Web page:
In an instant, her grief is quickly replaced with joy and her sadness vanishes. He’s back. In the flesh. The wounds are still visible on his body but he is alive and standing in front of her. And she so much wants to hold onto Jesus. She wants to hold him in this moment and never let go, because it is in this moment that her sadness has been replaced with joy. In this moment, all the cares of yesterday and Friday are gone. All that matters is that in this moment in time, the powers of death have finally lost their hold on us, and her friend and teacher who was once dead is now alive. All she wants to do is live in this moment—but she can’t.
None of us can. We can’t stay here. We can’t stay in the garden with Jesus. You can’t stay here, in this moment, because there is a world of people out there who have not heard the good news. They have not heard that death has been vanquished. They haven’t heard the good news that God has redeemed them. They do not know that the grief and shame that feel as a result oftheir sin that they feel has been taken away. For our Lord, their Lord, is not dead. Mary was told by Jesus that she can’t hold onto him but instead, she needs to go back and tell the others who have no clue what is going on, that he is risen. Mary is tasked with being an evangelist, a preacher, the first one to tell the world, to tell the church assembled in grief and longing that we have indeed seen the Lord.
My dear friends in Christ, there is a world full of people out there who are living as though every day is Good Friday. They are stuck at the foot of the cross atoning for sins that were long forgiven by Jesus. There are people out there who think their best days are in the past. They go on and on saying, “Oh back in my day…” and “The whole place has gone to pot” instead of seeing the good that God is doing here and now. There is a church, who continues to think that everything was great before March 14, 2020. Oh yeah, things were great at church. We didn’t have any budget problems back then. No, church life was so fine before Covid just like it was fine 50, 60, 70 years ago. There is a church who still thinks its best days are behind themselves instead of seeing the potential ministry opportunities that await them.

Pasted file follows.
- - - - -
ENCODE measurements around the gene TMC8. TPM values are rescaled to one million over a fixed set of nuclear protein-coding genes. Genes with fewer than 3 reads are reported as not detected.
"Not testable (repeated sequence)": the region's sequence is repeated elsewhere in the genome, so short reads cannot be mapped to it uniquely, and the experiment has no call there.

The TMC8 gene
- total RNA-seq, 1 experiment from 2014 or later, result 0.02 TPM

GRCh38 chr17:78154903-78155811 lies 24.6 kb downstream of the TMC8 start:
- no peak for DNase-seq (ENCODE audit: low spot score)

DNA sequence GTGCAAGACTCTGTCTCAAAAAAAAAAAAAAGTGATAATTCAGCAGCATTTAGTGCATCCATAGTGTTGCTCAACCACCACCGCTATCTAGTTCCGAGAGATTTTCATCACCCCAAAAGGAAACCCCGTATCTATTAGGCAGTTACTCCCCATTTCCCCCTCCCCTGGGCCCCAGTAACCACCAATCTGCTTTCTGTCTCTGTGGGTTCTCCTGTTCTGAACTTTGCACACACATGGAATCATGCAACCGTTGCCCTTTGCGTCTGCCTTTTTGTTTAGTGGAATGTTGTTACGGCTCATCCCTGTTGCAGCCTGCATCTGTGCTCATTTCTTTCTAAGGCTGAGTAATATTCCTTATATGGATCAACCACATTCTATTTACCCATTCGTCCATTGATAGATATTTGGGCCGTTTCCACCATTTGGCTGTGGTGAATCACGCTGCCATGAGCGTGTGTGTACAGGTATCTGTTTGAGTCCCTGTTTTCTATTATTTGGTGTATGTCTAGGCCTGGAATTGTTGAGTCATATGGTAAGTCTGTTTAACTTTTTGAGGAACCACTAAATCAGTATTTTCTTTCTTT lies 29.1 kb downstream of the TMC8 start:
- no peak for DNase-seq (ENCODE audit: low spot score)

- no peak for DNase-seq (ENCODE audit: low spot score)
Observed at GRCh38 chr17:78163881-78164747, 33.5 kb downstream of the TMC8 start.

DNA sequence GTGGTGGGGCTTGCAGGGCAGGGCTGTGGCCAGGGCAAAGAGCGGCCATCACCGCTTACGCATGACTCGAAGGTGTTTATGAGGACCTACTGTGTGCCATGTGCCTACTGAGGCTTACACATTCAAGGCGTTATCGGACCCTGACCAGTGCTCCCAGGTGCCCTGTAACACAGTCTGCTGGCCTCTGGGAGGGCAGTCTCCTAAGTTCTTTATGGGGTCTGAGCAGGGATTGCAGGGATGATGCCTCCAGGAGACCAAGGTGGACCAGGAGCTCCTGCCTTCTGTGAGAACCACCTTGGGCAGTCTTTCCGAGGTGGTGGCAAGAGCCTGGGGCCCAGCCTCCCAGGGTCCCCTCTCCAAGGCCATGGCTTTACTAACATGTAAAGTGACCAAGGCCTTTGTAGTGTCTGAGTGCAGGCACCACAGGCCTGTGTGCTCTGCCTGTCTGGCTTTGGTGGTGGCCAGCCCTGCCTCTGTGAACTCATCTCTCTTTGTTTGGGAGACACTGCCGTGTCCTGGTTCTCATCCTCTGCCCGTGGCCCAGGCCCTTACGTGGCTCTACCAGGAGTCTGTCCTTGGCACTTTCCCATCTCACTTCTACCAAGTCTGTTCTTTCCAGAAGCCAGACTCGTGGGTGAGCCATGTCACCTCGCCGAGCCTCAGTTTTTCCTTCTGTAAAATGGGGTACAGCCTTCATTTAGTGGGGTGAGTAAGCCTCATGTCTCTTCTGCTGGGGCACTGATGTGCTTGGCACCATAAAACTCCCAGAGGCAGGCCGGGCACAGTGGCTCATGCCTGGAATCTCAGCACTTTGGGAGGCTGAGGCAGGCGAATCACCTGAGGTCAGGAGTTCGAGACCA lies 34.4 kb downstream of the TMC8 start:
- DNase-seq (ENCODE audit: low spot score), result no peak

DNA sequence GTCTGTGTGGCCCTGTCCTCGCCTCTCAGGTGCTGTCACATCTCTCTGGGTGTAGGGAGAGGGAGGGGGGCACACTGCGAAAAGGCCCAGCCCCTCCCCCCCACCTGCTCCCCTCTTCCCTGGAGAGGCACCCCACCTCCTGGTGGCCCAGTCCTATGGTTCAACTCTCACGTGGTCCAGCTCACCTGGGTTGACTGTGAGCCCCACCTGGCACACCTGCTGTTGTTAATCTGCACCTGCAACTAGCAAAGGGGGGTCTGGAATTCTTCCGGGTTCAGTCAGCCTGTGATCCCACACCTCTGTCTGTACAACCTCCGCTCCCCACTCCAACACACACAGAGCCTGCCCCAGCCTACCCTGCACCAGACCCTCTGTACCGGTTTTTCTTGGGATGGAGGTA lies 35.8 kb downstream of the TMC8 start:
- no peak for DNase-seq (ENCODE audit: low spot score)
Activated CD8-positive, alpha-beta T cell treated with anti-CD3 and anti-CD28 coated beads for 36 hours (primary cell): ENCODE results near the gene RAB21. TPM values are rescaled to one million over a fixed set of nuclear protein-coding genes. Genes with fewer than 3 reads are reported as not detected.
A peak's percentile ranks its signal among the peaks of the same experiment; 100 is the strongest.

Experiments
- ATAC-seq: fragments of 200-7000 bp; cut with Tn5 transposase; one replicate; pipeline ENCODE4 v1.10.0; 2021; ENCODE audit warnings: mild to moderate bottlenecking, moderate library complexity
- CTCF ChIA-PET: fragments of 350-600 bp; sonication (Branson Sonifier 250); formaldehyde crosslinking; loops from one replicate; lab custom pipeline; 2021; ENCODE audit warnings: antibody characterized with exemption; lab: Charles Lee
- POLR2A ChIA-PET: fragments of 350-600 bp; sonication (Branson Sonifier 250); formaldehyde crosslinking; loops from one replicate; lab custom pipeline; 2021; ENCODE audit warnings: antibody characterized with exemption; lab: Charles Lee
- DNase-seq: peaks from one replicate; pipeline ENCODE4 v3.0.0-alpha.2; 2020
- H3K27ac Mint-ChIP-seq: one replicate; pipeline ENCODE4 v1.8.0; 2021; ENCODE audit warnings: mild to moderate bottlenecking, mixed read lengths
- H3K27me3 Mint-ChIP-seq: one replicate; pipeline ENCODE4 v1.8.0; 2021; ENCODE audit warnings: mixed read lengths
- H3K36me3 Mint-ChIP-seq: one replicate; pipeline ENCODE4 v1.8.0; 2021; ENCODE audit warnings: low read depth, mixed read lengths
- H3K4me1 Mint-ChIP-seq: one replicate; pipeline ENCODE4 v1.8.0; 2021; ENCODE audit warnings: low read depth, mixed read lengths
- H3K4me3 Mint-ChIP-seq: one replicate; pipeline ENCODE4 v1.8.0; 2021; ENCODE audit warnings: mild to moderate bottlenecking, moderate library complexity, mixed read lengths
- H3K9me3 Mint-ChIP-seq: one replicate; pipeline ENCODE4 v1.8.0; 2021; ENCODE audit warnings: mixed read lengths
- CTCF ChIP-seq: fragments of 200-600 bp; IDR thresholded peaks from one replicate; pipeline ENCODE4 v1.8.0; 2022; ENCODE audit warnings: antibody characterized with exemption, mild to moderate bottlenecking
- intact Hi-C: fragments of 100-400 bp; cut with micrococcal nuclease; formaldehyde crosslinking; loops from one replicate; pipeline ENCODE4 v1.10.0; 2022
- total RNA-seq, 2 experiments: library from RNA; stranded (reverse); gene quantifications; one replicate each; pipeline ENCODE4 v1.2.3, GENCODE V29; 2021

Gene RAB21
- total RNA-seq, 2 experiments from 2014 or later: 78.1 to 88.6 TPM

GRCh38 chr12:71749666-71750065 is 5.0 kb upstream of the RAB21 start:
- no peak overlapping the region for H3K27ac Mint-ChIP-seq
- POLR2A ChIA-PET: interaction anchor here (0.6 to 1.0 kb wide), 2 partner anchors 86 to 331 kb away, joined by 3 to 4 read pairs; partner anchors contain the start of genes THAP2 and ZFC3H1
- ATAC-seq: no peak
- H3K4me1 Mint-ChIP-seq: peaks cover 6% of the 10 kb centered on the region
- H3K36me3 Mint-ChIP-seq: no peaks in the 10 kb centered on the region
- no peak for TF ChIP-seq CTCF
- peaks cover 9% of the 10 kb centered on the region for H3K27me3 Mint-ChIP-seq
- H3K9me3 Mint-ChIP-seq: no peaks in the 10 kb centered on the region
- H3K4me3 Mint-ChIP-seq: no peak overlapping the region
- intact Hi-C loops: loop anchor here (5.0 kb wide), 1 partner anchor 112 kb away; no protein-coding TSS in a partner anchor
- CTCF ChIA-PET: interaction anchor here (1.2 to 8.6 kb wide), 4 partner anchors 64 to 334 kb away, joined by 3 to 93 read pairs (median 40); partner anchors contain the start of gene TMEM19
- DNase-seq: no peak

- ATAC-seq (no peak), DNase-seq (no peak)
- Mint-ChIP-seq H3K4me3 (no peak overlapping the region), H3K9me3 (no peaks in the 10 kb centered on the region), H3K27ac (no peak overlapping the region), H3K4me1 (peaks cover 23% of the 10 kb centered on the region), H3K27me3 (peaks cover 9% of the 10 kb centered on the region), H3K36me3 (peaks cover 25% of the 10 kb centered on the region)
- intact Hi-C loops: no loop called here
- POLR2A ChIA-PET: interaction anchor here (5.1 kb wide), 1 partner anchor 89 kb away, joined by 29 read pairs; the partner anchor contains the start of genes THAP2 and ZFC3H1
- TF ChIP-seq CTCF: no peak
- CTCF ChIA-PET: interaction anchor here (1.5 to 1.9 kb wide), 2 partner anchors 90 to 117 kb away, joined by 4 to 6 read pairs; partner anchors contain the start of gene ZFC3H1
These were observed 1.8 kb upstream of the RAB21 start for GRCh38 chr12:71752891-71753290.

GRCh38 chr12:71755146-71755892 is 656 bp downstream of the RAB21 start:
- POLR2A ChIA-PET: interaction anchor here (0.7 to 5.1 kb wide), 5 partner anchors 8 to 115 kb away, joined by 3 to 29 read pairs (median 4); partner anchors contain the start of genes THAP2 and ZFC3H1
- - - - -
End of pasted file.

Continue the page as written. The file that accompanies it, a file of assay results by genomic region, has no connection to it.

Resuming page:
2000 years ago, Mary encountered Jesus in the garden and her life was forever changed. She was a church of one who went back to the others lost in grief and despair and told them all that she had heard and seen in the garden. From that single individual 11 more heard the news. And the news, the good news spread.
We are a people of resurrection. Anding being a people of resurrection means that we can’t continue to weep and hold onto what use to be or onto the idea of what use to be. Holding onto what use to be doesn’t allow the for resurrection to take place. Yes, death is hard and letting things that need to die is very hard because it feels like we have failed, but Death brings resurrection. What needs to die in your life? What needs to die in our church? Think about that tonight/today but I want you to remember as you think about what you need to let die, remember God knows how resurrects the dead. It is not the task of the church to remain in the garden and weep for what use to be. It is not the task of the church to hold onto the old Jesus; hold onto the way things use to be. It is the task and duty of the church to proclaim the good news: Christ has died. Christ is risen. And Christ will come again. Lent is over. Good Friday is in the past. Today is a new day. And I invite you to wipe the tears away from yours, to live into God’s new resurrected reality, and proclaim the good news: Alleluia, Christ is Risen. He is Risen indeed, Alleluia!